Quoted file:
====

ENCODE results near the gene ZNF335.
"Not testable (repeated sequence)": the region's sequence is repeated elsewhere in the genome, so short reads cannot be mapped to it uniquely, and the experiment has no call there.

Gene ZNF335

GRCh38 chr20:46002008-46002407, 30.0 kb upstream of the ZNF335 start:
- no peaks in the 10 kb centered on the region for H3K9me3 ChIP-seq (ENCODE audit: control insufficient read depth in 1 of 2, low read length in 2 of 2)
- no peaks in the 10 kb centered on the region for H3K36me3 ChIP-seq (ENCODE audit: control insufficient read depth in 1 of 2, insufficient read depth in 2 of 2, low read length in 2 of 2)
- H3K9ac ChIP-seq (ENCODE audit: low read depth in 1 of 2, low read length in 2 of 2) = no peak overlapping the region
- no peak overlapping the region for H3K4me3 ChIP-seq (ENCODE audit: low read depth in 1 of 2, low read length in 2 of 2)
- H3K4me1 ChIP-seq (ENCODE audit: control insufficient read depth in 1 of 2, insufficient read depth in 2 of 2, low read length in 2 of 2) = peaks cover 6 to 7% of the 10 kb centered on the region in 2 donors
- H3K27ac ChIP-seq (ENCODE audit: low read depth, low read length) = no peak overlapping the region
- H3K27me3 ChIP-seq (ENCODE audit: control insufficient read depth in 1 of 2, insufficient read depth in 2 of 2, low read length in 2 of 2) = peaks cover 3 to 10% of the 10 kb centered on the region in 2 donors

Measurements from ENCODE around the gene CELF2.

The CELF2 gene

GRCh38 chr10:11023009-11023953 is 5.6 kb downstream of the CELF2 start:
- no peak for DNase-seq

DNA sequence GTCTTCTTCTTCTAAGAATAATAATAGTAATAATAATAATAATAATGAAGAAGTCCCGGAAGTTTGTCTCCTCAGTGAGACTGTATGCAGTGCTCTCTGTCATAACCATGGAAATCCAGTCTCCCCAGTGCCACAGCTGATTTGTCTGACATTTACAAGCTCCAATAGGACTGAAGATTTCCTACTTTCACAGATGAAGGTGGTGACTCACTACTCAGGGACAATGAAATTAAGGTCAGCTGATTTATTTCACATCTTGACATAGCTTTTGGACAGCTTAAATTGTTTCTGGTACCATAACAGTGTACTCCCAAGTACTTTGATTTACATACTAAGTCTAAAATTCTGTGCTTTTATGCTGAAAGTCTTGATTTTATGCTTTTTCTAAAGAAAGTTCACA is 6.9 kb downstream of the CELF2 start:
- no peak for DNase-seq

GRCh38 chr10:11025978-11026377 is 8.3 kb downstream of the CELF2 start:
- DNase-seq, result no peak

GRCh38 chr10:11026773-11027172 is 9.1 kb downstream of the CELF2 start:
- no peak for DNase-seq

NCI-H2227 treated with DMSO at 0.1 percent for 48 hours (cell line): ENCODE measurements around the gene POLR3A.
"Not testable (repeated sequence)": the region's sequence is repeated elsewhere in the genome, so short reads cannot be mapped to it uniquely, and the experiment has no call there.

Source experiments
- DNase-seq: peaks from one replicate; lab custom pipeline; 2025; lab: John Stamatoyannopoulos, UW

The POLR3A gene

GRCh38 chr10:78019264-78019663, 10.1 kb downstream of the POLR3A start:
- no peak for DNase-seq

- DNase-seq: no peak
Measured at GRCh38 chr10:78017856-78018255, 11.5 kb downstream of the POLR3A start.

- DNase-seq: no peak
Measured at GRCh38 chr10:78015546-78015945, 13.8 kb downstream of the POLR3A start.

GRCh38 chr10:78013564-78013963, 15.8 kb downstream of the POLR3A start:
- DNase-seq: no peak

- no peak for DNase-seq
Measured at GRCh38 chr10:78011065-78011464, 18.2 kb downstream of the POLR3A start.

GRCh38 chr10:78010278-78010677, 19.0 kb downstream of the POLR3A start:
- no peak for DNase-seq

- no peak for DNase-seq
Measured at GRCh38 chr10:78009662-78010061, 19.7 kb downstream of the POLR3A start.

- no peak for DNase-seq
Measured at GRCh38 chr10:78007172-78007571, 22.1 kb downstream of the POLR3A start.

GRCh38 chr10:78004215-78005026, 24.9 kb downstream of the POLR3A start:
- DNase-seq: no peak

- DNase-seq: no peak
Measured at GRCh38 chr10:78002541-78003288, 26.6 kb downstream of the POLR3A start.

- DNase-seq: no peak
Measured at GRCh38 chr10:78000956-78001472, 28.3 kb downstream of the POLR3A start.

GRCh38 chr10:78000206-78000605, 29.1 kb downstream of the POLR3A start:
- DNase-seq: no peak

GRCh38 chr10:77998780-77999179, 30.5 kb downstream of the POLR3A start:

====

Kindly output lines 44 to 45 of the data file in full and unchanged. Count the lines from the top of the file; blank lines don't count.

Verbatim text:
- DNase-seq: no peak

- DNase-seq: no peak